UNEMPLOYED people in Bradford must hunt for jobs from “nine to five" or be stripped of benefits, under a controversial new crackdown.
The city, which has more than 14,500 people claiming Jobseekers' Allowance, has been picked for the first trial of a Government scheme to target benefit claimants who “lack motivation” to find work.
From next month, they will be required to visit a Jobcentre every morning to sign an attendance register, then spend the whole day working on job applications.
Ministers say the jobseekers will be given intensive help with important skills such as compiling CVs, writing covering letters, timekeeping and interview techniques.
But the policy also carries a big stick – a threat to remove benefits from claimants who fail to hunt for jobs for 35 hours each week, for three months.
A first breach of the rules will trigger a loss of four weeks' benefit and the second will mean forfeiting three months' money.
The Jobcentre Plus offices in Bradford, Keighley, Shipley and Leeds are among 64 across the country that will carry out the trial.
Staff began handing out factsheets today to jobseekers claimants not on the Work Programme or taking part in a community work placement.
Not all claimants at those centres will take part – and lone parents and carers might not be required to attend for the full 35 hours a week.
But the scheme last night divided opinion among the district's MPs with those in the coalition Government supporting it, while those in opposition heavily critical of it.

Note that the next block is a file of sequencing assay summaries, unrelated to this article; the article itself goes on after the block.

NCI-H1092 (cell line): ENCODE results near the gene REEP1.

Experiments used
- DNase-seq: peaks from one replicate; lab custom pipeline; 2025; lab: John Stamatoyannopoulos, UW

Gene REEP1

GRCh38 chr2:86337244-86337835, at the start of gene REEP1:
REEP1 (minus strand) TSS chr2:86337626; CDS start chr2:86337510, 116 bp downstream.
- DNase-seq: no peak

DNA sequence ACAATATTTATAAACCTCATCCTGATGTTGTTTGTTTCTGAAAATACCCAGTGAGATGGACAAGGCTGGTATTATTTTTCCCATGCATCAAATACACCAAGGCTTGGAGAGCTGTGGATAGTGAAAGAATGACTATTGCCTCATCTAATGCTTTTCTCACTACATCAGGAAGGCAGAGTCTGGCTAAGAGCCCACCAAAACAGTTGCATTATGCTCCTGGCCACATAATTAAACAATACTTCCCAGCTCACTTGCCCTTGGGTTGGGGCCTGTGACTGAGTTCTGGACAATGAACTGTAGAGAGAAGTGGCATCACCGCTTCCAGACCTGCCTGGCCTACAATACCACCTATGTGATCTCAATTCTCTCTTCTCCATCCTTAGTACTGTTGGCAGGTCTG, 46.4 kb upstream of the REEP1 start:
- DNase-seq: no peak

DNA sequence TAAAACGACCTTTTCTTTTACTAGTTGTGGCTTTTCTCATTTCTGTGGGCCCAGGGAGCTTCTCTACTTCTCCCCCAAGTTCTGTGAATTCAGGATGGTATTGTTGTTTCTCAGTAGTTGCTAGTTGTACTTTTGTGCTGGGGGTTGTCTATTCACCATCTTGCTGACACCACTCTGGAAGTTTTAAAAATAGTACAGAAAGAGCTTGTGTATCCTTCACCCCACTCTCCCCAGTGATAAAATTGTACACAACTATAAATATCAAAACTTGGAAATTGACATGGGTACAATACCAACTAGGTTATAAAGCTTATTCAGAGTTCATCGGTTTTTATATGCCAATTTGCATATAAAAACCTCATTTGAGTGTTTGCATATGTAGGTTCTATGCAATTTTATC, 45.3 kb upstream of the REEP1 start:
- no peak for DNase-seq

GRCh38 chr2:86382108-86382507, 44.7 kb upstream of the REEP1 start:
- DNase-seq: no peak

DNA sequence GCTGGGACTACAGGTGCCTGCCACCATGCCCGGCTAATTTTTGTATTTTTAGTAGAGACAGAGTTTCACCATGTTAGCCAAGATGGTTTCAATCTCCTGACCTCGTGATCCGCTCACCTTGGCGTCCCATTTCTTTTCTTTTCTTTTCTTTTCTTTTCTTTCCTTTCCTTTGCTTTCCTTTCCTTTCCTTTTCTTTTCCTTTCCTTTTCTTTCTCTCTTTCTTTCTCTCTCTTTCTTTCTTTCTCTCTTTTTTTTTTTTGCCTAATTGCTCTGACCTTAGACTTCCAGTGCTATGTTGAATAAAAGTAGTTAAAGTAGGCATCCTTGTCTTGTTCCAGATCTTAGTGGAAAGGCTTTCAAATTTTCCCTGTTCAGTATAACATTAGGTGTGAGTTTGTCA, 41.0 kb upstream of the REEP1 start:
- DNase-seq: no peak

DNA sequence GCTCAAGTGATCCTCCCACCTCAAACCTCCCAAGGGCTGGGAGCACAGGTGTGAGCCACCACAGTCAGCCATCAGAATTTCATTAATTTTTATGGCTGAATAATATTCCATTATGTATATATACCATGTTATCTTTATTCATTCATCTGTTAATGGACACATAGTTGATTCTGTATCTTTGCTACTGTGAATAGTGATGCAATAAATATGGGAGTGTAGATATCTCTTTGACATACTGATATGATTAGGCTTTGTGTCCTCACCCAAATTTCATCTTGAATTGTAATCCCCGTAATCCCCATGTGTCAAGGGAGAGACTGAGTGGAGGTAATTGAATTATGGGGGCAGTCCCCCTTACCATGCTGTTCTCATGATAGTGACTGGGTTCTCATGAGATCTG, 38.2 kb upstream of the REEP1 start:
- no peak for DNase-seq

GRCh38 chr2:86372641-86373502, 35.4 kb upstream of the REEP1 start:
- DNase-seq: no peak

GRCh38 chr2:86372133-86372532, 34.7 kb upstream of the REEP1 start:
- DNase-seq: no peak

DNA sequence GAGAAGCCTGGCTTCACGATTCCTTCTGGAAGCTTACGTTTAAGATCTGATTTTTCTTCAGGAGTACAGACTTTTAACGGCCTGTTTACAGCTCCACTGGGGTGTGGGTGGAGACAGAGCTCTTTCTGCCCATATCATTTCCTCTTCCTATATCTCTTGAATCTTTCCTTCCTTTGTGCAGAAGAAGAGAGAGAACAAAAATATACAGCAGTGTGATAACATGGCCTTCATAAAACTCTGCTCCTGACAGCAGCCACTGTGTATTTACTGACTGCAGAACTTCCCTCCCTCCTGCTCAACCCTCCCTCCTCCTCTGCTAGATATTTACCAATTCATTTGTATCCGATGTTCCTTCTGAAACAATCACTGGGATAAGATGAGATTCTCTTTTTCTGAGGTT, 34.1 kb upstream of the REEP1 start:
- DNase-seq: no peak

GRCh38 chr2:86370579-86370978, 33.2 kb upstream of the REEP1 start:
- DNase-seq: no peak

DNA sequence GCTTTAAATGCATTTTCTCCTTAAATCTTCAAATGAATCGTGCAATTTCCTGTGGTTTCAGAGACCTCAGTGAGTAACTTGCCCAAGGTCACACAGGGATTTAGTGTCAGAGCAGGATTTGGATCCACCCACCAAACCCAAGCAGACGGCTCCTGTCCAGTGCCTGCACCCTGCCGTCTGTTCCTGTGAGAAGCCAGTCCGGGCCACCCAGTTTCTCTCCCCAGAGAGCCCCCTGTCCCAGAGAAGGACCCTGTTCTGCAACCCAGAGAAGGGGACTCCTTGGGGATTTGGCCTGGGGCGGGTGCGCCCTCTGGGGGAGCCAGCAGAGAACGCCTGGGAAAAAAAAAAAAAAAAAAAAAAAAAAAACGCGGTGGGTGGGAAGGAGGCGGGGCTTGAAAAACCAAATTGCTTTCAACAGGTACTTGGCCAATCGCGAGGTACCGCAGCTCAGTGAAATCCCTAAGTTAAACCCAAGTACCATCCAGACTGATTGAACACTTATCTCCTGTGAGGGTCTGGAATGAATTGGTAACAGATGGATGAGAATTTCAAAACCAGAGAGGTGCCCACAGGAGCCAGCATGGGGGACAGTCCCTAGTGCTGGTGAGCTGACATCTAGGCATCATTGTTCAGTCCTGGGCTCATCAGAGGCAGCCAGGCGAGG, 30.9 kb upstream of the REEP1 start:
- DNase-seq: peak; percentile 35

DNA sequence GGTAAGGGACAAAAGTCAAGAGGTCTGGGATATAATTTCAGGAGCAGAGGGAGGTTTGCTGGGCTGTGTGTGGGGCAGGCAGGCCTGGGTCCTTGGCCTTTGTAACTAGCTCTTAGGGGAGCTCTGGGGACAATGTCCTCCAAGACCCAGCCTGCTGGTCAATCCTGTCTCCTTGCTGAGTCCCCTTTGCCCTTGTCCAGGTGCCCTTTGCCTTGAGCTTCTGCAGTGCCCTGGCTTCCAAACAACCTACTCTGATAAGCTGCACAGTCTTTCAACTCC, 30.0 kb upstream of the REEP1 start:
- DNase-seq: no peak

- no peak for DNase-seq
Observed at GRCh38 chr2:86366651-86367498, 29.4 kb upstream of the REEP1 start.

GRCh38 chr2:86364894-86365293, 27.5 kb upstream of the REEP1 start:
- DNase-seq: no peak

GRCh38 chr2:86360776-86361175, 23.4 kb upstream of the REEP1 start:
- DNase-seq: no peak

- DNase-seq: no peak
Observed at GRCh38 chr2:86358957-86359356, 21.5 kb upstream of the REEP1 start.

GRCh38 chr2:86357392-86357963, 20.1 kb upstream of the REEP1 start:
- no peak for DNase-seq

Philip Davies (Con, Shipley) said: “I’m completely in favour of this scheme on every possible level, I think it’s a great initiative.
“It’s quite right that unemployed people treat looking for work as a full-time job, it is completely unacceptable for them to be loafing at home watching TV. "
David Ward (Lib Dem, Bradford East) said: “If it is something that can help people get back into work, then it must be seen as a good thing."
But George Galloway (Respect, Bradford West) said: “This idea is a joke and yet another waste of money. It’s a compliment to call it half-baked, it’s not even in the oven.
“It is a horrendous imposition on some people who are genuinely claiming benefits.
“The scheme sounds like prison, it’s madness.”
And Gerry Sutcliffe (Lab, Bradford South): “I’m not sure this scheme gives a motivation to find work, and I don’t think keeping people cooped up in a job centre all day is the way forward."
In total, about 6,000 people will take part, across West Yorkshire, the West Midlands, Sussex and Surrey.
Esther McVey, the Work Minister, said: “It’s right that we ask claimants to do everything they can to look for work in return for their benefits.
“This pilot is testing how we provide that extra support to those whose motivation or job hunting skills get in the way of finding a job.
“A life on benefits for those who can work is no longer an option - we’re helping those who aspire to the security of a regular wage and the chance to develop a career.”
The “nine to five” scheme was announced by Chancellor George Osborne at the Tory conference one year ago, but it has taken 12 months to set up the pilot.
Other, more draconian parts of the “Work for the Dole” scheme has seen claimants required to cook meals for the elderly, pick up litter and clean up graffiti, or lose their benefits.
Meanwhile, those with deep-rooted problems must attend therapy sessions to deal with poor literacy, or drink and drug addiction.